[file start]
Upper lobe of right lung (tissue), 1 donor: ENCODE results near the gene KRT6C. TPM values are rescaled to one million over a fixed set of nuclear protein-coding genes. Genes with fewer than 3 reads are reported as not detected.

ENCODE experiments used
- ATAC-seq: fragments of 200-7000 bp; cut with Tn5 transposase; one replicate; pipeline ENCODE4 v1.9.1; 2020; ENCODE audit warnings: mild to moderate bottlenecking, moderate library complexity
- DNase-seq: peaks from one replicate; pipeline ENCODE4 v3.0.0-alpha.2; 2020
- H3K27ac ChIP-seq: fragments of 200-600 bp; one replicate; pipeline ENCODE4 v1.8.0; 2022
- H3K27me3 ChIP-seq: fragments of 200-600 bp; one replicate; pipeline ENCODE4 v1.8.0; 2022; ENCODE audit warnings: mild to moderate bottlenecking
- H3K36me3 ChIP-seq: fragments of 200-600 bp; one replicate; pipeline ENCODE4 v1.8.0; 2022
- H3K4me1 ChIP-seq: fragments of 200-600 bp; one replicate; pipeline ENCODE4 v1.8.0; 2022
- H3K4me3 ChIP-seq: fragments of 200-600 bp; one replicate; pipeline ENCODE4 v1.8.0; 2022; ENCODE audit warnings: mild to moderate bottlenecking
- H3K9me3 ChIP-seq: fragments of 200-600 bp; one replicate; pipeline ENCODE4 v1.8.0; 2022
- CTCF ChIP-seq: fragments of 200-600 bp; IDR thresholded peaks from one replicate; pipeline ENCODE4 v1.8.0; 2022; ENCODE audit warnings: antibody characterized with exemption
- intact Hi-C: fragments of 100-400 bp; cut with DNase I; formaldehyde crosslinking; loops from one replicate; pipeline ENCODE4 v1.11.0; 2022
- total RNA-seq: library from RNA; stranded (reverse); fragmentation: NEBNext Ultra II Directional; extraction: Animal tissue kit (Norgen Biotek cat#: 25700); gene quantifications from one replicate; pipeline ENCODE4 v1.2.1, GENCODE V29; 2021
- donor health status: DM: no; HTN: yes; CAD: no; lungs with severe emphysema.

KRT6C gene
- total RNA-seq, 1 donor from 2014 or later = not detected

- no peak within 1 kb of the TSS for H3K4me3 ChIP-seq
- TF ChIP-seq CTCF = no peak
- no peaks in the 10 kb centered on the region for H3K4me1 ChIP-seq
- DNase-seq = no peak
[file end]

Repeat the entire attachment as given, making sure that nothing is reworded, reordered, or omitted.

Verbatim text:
Upper lobe of right lung (tissue), 1 donor: ENCODE results near the gene KRT6C. TPM values are rescaled to one million over a fixed set of nuclear protein-coding genes. Genes with fewer than 3 reads are reported as not detected.

ENCODE experiments used
- ATAC-seq: fragments of 200-7000 bp; cut with Tn5 transposase; one replicate; pipeline ENCODE4 v1.9.1; 2020; ENCODE audit warnings: mild to moderate bottlenecking, moderate library complexity
- DNase-seq: peaks from one replicate; pipeline ENCODE4 v3.0.0-alpha.2; 2020
- H3K27ac ChIP-seq: fragments of 200-600 bp; one replicate; pipeline ENCODE4 v1.8.0; 2022
- H3K27me3 ChIP-seq: fragments of 200-600 bp; one replicate; pipeline ENCODE4 v1.8.0; 2022; ENCODE audit warnings: mild to moderate bottlenecking
- H3K36me3 ChIP-seq: fragments of 200-600 bp; one replicate; pipeline ENCODE4 v1.8.0; 2022
- H3K4me1 ChIP-seq: fragments of 200-600 bp; one replicate; pipeline ENCODE4 v1.8.0; 2022
- H3K4me3 ChIP-seq: fragments of 200-600 bp; one replicate; pipeline ENCODE4 v1.8.0; 2022; ENCODE audit warnings: mild to moderate bottlenecking
- H3K9me3 ChIP-seq: fragments of 200-600 bp; one replicate; pipeline ENCODE4 v1.8.0; 2022
- CTCF ChIP-seq: fragments of 200-600 bp; IDR thresholded peaks from one replicate; pipeline ENCODE4 v1.8.0; 2022; ENCODE audit warnings: antibody characterized with exemption
- intact Hi-C: fragments of 100-400 bp; cut with DNase I; formaldehyde crosslinking; loops from one replicate; pipeline ENCODE4 v1.11.0; 2022
- total RNA-seq: library from RNA; stranded (reverse); fragmentation: NEBNext Ultra II Directional; extraction: Animal tissue kit (Norgen Biotek cat#: 25700); gene quantifications from one replicate; pipeline ENCODE4 v1.2.1, GENCODE V29; 2021
- donor health status: DM: no; HTN: yes; CAD: no; lungs with severe emphysema.

KRT6C gene
- total RNA-seq, 1 donor from 2014 or later = not detected

- no peak within 1 kb of the TSS for H3K4me3 ChIP-seq
- TF ChIP-seq CTCF = no peak
- no peaks in the 10 kb centered on the region for H3K4me1 ChIP-seq
- DNase-seq = no peak